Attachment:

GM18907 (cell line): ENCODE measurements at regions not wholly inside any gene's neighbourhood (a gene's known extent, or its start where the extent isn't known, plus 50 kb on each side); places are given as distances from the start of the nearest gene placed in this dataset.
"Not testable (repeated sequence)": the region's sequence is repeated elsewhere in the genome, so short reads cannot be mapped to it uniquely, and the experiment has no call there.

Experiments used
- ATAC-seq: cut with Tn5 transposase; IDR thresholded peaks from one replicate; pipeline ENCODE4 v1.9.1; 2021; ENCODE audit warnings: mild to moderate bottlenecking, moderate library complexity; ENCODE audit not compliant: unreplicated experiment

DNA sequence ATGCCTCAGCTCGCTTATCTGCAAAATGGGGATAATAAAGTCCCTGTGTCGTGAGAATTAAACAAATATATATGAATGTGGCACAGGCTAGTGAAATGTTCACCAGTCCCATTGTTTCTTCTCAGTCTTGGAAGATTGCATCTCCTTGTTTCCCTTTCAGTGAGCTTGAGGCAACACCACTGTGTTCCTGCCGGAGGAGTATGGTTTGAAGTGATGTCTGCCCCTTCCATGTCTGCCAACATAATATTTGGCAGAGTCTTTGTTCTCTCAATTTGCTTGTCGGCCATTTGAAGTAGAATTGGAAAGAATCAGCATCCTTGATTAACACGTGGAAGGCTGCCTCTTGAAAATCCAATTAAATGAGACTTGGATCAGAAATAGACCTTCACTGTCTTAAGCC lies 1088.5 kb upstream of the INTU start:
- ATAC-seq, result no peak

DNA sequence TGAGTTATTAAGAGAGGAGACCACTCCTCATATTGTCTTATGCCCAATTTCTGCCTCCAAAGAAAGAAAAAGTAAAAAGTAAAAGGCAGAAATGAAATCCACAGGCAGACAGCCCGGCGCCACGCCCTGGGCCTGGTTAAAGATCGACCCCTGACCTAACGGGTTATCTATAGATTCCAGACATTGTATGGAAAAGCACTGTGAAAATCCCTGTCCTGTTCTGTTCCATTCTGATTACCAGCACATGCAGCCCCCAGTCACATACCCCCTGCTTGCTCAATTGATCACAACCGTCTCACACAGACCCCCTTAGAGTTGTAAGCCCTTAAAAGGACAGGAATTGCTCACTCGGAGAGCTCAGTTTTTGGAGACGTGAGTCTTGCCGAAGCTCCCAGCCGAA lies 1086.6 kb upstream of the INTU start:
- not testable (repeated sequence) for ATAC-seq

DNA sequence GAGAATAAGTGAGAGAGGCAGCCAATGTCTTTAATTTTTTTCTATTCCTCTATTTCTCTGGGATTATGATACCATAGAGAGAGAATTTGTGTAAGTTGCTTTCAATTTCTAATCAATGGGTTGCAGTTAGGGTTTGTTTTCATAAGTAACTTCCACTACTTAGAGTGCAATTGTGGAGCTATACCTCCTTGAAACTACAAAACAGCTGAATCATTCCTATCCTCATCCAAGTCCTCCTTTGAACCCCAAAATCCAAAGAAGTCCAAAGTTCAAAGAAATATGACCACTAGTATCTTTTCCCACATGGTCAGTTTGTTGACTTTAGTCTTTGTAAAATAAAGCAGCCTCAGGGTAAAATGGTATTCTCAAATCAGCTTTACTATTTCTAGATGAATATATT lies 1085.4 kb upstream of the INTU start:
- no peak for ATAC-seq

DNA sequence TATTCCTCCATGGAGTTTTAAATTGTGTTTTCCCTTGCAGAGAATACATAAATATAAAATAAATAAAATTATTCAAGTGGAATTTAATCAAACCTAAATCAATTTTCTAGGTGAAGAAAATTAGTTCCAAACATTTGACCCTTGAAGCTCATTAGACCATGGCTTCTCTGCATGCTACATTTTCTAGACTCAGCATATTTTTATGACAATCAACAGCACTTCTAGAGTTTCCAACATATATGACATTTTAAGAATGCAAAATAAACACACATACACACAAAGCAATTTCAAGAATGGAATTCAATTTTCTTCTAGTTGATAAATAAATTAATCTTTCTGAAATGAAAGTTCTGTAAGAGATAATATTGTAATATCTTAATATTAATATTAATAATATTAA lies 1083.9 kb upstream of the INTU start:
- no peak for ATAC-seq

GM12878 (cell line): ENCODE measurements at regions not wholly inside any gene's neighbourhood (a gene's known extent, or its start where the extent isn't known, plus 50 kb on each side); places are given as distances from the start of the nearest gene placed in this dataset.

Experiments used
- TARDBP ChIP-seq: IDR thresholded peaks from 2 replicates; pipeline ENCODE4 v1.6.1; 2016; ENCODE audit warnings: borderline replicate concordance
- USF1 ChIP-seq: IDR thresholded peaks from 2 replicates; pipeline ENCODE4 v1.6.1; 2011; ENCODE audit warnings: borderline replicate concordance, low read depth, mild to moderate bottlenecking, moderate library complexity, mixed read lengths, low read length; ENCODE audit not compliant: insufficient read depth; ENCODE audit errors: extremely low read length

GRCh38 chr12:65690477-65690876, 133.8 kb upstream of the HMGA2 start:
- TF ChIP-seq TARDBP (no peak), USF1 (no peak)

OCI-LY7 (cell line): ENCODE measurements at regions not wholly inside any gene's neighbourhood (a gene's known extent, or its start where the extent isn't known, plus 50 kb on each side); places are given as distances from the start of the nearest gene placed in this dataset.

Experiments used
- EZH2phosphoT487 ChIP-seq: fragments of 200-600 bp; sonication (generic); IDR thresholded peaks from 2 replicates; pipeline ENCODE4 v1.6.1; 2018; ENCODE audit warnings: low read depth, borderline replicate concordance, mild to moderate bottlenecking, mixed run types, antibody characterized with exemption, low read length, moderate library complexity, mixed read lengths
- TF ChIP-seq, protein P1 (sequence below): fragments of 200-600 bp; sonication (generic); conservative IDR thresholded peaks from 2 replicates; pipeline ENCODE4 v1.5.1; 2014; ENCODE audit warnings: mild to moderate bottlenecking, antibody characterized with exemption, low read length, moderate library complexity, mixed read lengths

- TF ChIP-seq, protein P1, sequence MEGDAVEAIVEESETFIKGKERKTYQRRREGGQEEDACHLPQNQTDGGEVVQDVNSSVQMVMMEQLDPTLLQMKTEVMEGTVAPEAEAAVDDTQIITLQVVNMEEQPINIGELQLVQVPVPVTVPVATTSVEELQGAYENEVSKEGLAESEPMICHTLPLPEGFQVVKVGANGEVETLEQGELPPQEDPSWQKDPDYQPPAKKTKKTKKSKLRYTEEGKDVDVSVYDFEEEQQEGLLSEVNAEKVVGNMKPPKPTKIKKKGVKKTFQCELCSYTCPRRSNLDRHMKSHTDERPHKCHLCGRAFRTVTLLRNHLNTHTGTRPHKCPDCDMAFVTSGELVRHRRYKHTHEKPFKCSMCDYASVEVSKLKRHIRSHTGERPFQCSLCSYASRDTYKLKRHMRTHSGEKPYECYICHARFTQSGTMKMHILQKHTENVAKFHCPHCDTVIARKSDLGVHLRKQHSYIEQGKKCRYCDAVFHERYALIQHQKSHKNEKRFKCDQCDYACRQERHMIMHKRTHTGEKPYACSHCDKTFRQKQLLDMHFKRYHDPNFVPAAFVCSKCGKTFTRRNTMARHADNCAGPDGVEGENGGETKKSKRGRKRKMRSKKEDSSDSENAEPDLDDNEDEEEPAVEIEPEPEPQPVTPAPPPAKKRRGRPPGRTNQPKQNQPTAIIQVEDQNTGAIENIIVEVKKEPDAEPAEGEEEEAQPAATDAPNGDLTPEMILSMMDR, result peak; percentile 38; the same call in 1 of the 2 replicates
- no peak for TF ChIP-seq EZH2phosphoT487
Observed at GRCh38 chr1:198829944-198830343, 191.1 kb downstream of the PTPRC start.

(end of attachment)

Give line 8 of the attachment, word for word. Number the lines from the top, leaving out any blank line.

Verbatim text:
- not testable (repeated sequence) for ATAC-seq